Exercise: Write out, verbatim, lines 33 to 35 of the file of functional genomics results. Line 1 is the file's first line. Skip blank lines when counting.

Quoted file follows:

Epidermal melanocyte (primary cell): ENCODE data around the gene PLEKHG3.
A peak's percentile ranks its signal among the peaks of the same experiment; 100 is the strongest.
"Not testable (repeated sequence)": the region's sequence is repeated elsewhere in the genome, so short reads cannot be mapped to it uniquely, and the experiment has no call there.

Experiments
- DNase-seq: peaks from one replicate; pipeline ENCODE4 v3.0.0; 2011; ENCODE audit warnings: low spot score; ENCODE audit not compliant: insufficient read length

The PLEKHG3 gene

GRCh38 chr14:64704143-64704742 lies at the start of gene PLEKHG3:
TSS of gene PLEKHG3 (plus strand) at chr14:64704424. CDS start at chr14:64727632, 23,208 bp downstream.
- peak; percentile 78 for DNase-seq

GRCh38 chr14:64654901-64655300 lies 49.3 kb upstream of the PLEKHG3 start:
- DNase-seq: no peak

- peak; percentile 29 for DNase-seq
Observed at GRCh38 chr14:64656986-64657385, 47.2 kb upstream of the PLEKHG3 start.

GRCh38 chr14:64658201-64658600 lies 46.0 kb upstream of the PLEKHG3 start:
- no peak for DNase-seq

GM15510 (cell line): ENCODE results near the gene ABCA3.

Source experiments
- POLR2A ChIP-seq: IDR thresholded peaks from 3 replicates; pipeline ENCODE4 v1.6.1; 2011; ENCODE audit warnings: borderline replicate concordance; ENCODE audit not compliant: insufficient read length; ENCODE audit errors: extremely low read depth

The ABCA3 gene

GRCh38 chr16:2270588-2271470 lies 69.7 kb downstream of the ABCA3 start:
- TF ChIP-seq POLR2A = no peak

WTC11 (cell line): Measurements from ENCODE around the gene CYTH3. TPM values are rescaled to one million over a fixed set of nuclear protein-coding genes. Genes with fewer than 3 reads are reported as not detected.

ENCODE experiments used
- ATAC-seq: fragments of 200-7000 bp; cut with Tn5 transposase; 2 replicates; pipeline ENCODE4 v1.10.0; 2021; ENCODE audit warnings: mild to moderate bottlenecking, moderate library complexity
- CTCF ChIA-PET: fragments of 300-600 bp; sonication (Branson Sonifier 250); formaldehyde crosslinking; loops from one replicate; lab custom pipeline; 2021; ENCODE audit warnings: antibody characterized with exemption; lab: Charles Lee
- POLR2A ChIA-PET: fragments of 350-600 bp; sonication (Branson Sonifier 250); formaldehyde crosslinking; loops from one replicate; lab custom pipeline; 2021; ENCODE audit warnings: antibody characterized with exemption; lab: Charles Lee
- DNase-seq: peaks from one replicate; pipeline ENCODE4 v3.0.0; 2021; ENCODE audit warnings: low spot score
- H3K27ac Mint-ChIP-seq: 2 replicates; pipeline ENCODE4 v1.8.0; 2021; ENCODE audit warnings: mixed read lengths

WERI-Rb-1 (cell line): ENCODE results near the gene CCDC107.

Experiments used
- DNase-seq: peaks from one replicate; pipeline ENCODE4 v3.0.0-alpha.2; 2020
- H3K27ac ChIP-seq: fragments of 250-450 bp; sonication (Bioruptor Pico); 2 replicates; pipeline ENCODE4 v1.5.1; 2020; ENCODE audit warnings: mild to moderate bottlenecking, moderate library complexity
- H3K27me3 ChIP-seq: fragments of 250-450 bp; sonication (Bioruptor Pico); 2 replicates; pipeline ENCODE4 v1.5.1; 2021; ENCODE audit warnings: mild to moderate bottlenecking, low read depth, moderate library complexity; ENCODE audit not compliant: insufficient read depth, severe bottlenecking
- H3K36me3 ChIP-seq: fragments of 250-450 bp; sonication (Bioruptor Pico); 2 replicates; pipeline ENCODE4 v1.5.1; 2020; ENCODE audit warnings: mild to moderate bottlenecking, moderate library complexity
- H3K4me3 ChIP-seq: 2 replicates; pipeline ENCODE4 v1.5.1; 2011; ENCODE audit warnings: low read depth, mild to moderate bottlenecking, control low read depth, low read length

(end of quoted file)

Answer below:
- H3K27me3 ChIP-seq: fragments of 250-450 bp; sonication (Bioruptor Pico); 2 replicates; pipeline ENCODE4 v1.5.1; 2021; ENCODE audit warnings: mild to moderate bottlenecking, low read depth, moderate library complexity; ENCODE audit not compliant: insufficient read depth, severe bottlenecking
- H3K36me3 ChIP-seq: fragments of 250-450 bp; sonication (Bioruptor Pico); 2 replicates; pipeline ENCODE4 v1.5.1; 2020; ENCODE audit warnings: mild to moderate bottlenecking, moderate library complexity
- H3K4me3 ChIP-seq: 2 replicates; pipeline ENCODE4 v1.5.1; 2011; ENCODE audit warnings: low read depth, mild to moderate bottlenecking, control low read depth, low read length